The Pursuit of Power
Scientia potens est. Knowledge is power. Francis Bacon’s famous formula — as famous as Cartesius’s cogito ergo sum — sums up what is meant by “Faustian Man” (or Urizenic Man, in William Blake’s case). Power is the desire and end of all knowledge, and thinking is the royal road to that knowledge. Only what grants power has value as knowledge and therefore qualifies as truth. When Bacon was weighing the relative merits of “science” or “magic” for man’s conquest of nature, it was framed in terms of which offered the possibility of the greatest power.
The slogan is unfortunate because it has, over time, become decontextualised. It is not entirely true. Bacon’s aim was actually freedom or emancipation from the caprices of an apparent inconscient and indifferent Nature with its ruthless and merciless laws, limitations, and constraints that seemed to treat human beings like playthings. Bacon saw power not necessarily as desirable and as an end in itself, but as a way of escaping an all-too-natural condition — Nature as Fate; Nature as “the law of the Earth”. No doubt plagues, famine and other natural disasters were foremost in Bacon’s mind.
So, the end of knowledge was not directly power but freedom — the truth that sets free, and sets free from the seemingly pitiless machinery of the natural law. “Knowledge is power” was intended for the noble purpose of transcending the State of Nature. But I don’t think Bacon himself foresaw that the pursuit of power would become an end in itself, and power a value in itself, and, in the process, re-introduce via technology, the same constraints, limits, and pitiless automatism of “the law of the Earth” now in the guise of the technological system — an artificial Nature now almost fully realised as “The Anthropocene”.
The emancipatory zeal of early science seems all but exhausted today, for somewhere along the way it took a perverse turn in which power became an end in itself and began to be turned against man himself, and against the human, as a new form of compulsion and as a new, and perhaps even more insidious, fatalism. Some have suggested that it was the First World War where power turns against man in the form of weapons of mass destruction and as propaganda, although Blake early already saw in the industrial revolution as the “dark Satanic Mill” as power become divorced from its aim of human emancipation from the State of Nature. Despite Blake’s dread of “Single Vision & Newtons sleep”, Blake was an admirer of “sweet science”, both for its emancipatory potential and as the self-consciousness of Nature itself.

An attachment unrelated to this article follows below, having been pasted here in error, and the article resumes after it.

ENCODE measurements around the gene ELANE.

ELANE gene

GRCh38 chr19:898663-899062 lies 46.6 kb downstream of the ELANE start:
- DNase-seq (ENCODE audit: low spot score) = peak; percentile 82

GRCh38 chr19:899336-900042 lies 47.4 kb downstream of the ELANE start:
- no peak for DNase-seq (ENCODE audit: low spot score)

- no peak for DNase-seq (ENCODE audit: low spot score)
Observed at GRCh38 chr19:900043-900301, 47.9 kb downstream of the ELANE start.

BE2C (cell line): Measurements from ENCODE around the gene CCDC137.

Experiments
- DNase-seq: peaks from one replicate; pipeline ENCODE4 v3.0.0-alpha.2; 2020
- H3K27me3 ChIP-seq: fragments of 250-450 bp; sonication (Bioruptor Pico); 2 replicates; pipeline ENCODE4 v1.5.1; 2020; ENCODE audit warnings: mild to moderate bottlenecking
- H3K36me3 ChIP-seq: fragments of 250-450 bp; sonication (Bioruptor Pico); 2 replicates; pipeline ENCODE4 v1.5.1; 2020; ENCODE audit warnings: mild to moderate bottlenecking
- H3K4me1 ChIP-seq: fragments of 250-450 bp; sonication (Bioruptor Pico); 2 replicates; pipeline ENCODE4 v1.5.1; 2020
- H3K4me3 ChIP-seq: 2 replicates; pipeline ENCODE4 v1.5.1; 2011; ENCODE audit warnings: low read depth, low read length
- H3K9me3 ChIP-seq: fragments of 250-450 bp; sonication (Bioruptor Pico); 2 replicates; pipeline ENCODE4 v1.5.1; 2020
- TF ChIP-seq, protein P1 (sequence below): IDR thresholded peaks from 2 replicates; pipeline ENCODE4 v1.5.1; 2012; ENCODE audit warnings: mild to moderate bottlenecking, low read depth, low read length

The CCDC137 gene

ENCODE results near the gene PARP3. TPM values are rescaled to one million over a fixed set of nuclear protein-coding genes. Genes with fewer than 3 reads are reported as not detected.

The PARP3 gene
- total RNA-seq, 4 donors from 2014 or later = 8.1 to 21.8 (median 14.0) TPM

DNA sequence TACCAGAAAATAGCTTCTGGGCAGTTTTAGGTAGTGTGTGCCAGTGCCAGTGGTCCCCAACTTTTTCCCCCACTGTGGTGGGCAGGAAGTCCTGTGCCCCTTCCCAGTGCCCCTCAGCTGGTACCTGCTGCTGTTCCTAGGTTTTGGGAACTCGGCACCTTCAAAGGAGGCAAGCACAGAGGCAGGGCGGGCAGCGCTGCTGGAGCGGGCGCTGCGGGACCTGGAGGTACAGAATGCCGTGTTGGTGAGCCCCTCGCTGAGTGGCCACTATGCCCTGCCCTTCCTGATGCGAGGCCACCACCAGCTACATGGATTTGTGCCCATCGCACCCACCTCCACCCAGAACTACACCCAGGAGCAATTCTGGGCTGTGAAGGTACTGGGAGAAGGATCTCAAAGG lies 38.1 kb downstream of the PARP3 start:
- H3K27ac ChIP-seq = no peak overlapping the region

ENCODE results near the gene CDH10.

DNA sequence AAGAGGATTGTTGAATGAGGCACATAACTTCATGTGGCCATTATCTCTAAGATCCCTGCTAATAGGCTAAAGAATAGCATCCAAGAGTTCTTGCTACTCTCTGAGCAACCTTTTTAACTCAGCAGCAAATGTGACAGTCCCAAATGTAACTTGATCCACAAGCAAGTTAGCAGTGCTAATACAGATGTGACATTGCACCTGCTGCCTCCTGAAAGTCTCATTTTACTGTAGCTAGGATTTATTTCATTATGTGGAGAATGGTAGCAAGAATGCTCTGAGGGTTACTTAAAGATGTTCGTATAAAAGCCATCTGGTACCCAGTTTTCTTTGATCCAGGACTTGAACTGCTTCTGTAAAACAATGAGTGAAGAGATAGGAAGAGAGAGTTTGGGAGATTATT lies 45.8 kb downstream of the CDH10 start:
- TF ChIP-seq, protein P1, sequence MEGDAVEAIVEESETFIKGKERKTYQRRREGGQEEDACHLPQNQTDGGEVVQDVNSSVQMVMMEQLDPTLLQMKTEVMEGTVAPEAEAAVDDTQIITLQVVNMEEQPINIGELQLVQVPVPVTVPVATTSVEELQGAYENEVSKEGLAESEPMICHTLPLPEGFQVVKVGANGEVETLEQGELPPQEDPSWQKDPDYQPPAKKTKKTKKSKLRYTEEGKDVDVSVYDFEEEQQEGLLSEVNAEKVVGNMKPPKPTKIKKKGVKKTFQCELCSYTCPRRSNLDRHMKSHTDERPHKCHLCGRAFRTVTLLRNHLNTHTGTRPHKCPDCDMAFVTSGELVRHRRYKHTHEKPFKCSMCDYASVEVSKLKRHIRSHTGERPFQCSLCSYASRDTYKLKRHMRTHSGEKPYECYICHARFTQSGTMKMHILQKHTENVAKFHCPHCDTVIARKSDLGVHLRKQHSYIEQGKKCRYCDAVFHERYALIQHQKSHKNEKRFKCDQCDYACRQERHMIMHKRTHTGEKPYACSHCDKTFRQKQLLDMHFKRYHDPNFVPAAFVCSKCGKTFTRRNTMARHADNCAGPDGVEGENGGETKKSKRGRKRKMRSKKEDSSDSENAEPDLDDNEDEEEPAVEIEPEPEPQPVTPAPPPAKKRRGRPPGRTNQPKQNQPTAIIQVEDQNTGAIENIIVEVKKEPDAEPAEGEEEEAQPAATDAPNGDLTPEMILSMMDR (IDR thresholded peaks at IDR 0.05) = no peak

Somewhere along the way, a certain cynicism set in, in which “the facts of the matter” become divorced and isolated from “the truth that sets free”. Science, in other words, became ever more reductionistic and itself mechanical as it “progressively” eliminated “subjective values” from its enterprise, falsifying, in effect, it’s own motives — that the truth that sets free was itself a subjective value and a desire, and that becoming ever more conscious of life’s circumstances was itself a value.
“Knowledge is freedom” might have been more to the point instead of “knowledge is power” — at least, perhaps, less open to distortion and abuse for today we find ourselves trapped by the very dilemmas of power we thought we had mastered, only to realise that while we may have had command of power, we really never had mastery of power because we forgot about “the truth that sets free” and exaggerated the “facts of the matter” as the new compulsions of the artificial nature we had created around ourselves.
And it should be quite obvious that the “truth that sets free” and the “facts of the matter” relate to each other as Iain McGilchrist’s Master and Emissary relate to each other. The real “power behind the throne” is this Master, and the Emissary, as the “usurper”, instead of being servant has become a parasite, and even today has some vague inkling that it has become parasitical. It’s usually what is meant by “Sorcerer’s Apprentice” or by “playing God” or “Satan is God’s ape”– Buddha’s demon named “Mara”.
Here again, as above so below. Instead of becoming the transcendent self-consciousness of Nature we were intended to be, we have become, instead, parasitical on Nature also, having placed ourselves largely in opposition to Nature. It’s not a matter of a return to a State of Nature, but of assuming our role as this self-consciousness of Nature. Without that understanding, we become merely parasites.